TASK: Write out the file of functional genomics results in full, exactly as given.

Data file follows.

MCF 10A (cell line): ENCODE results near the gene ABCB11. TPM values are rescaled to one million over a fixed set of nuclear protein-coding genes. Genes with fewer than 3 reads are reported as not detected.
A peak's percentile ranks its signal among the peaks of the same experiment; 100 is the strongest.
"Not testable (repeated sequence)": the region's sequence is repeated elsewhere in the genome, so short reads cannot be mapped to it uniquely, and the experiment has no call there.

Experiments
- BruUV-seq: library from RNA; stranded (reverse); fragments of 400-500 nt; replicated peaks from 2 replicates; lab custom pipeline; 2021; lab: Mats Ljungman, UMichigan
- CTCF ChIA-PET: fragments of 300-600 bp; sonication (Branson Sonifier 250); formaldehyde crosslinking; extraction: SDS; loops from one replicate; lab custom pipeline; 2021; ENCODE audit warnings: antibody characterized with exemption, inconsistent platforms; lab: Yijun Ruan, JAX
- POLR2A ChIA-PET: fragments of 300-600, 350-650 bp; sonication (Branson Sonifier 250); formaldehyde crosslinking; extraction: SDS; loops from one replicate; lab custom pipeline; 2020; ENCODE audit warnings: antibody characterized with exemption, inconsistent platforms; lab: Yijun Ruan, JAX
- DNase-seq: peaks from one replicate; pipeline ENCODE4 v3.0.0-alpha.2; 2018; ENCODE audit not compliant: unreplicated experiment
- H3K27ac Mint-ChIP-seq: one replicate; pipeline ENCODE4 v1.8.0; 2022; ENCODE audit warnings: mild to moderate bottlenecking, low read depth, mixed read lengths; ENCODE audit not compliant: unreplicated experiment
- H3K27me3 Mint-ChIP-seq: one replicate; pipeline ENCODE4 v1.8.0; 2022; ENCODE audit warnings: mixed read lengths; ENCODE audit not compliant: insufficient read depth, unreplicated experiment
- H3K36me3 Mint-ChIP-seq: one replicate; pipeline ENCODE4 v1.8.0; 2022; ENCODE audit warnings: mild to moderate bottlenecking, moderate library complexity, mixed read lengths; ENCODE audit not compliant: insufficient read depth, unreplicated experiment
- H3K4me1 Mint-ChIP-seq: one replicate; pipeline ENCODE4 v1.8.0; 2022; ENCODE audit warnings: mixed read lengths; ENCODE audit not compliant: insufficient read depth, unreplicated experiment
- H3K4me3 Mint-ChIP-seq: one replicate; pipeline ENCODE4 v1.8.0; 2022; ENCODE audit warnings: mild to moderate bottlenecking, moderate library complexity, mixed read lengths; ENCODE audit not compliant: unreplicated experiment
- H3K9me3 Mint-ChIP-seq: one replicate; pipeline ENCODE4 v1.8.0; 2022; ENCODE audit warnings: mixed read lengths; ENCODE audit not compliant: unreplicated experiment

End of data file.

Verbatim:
MCF 10A (cell line): ENCODE results near the gene ABCB11. TPM values are rescaled to one million over a fixed set of nuclear protein-coding genes. Genes with fewer than 3 reads are reported as not detected.
A peak's percentile ranks its signal among the peaks of the same experiment; 100 is the strongest.
"Not testable (repeated sequence)": the region's sequence is repeated elsewhere in the genome, so short reads cannot be mapped to it uniquely, and the experiment has no call there.

Experiments
- BruUV-seq: library from RNA; stranded (reverse); fragments of 400-500 nt; replicated peaks from 2 replicates; lab custom pipeline; 2021; lab: Mats Ljungman, UMichigan
- CTCF ChIA-PET: fragments of 300-600 bp; sonication (Branson Sonifier 250); formaldehyde crosslinking; extraction: SDS; loops from one replicate; lab custom pipeline; 2021; ENCODE audit warnings: antibody characterized with exemption, inconsistent platforms; lab: Yijun Ruan, JAX
- POLR2A ChIA-PET: fragments of 300-600, 350-650 bp; sonication (Branson Sonifier 250); formaldehyde crosslinking; extraction: SDS; loops from one replicate; lab custom pipeline; 2020; ENCODE audit warnings: antibody characterized with exemption, inconsistent platforms; lab: Yijun Ruan, JAX
- DNase-seq: peaks from one replicate; pipeline ENCODE4 v3.0.0-alpha.2; 2018; ENCODE audit not compliant: unreplicated experiment
- H3K27ac Mint-ChIP-seq: one replicate; pipeline ENCODE4 v1.8.0; 2022; ENCODE audit warnings: mild to moderate bottlenecking, low read depth, mixed read lengths; ENCODE audit not compliant: unreplicated experiment
- H3K27me3 Mint-ChIP-seq: one replicate; pipeline ENCODE4 v1.8.0; 2022; ENCODE audit warnings: mixed read lengths; ENCODE audit not compliant: insufficient read depth, unreplicated experiment
- H3K36me3 Mint-ChIP-seq: one replicate; pipeline ENCODE4 v1.8.0; 2022; ENCODE audit warnings: mild to moderate bottlenecking, moderate library complexity, mixed read lengths; ENCODE audit not compliant: insufficient read depth, unreplicated experiment
- H3K4me1 Mint-ChIP-seq: one replicate; pipeline ENCODE4 v1.8.0; 2022; ENCODE audit warnings: mixed read lengths; ENCODE audit not compliant: insufficient read depth, unreplicated experiment
- H3K4me3 Mint-ChIP-seq: one replicate; pipeline ENCODE4 v1.8.0; 2022; ENCODE audit warnings: mild to moderate bottlenecking, moderate library complexity, mixed read lengths; ENCODE audit not compliant: unreplicated experiment
- H3K9me3 Mint-ChIP-seq: one replicate; pipeline ENCODE4 v1.8.0; 2022; ENCODE audit warnings: mixed read lengths; ENCODE audit not compliant: unreplicated experiment